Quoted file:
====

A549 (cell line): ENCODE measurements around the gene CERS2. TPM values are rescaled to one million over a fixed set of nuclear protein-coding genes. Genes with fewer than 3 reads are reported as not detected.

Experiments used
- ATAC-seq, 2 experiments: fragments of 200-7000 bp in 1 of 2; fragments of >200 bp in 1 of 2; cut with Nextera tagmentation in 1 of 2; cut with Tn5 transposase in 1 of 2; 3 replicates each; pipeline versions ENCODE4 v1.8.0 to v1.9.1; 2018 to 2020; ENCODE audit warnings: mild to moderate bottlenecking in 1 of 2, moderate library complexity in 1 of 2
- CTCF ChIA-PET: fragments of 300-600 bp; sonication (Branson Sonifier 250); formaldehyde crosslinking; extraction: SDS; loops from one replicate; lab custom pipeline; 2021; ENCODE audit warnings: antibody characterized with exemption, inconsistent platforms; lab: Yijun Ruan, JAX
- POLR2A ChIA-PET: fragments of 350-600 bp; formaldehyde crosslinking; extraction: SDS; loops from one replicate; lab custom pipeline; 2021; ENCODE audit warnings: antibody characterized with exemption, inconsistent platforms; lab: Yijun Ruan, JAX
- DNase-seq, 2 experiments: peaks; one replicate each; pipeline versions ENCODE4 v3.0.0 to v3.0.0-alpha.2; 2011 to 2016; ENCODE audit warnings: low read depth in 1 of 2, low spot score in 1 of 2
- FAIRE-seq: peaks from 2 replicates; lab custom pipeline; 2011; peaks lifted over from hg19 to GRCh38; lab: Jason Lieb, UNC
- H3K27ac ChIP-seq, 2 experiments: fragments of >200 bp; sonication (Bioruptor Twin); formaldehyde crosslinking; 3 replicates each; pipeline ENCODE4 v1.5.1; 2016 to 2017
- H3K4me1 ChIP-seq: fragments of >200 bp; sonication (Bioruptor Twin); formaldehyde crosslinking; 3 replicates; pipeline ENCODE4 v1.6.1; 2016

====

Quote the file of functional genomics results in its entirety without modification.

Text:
A549 (cell line): ENCODE measurements around the gene CERS2. TPM values are rescaled to one million over a fixed set of nuclear protein-coding genes. Genes with fewer than 3 reads are reported as not detected.

Experiments used
- ATAC-seq, 2 experiments: fragments of 200-7000 bp in 1 of 2; fragments of >200 bp in 1 of 2; cut with Nextera tagmentation in 1 of 2; cut with Tn5 transposase in 1 of 2; 3 replicates each; pipeline versions ENCODE4 v1.8.0 to v1.9.1; 2018 to 2020; ENCODE audit warnings: mild to moderate bottlenecking in 1 of 2, moderate library complexity in 1 of 2
- CTCF ChIA-PET: fragments of 300-600 bp; sonication (Branson Sonifier 250); formaldehyde crosslinking; extraction: SDS; loops from one replicate; lab custom pipeline; 2021; ENCODE audit warnings: antibody characterized with exemption, inconsistent platforms; lab: Yijun Ruan, JAX
- POLR2A ChIA-PET: fragments of 350-600 bp; formaldehyde crosslinking; extraction: SDS; loops from one replicate; lab custom pipeline; 2021; ENCODE audit warnings: antibody characterized with exemption, inconsistent platforms; lab: Yijun Ruan, JAX
- DNase-seq, 2 experiments: peaks; one replicate each; pipeline versions ENCODE4 v3.0.0 to v3.0.0-alpha.2; 2011 to 2016; ENCODE audit warnings: low read depth in 1 of 2, low spot score in 1 of 2
- FAIRE-seq: peaks from 2 replicates; lab custom pipeline; 2011; peaks lifted over from hg19 to GRCh38; lab: Jason Lieb, UNC
- H3K27ac ChIP-seq, 2 experiments: fragments of >200 bp; sonication (Bioruptor Twin); formaldehyde crosslinking; 3 replicates each; pipeline ENCODE4 v1.5.1; 2016 to 2017
- H3K4me1 ChIP-seq: fragments of >200 bp; sonication (Bioruptor Twin); formaldehyde crosslinking; 3 replicates; pipeline ENCODE4 v1.6.1; 2016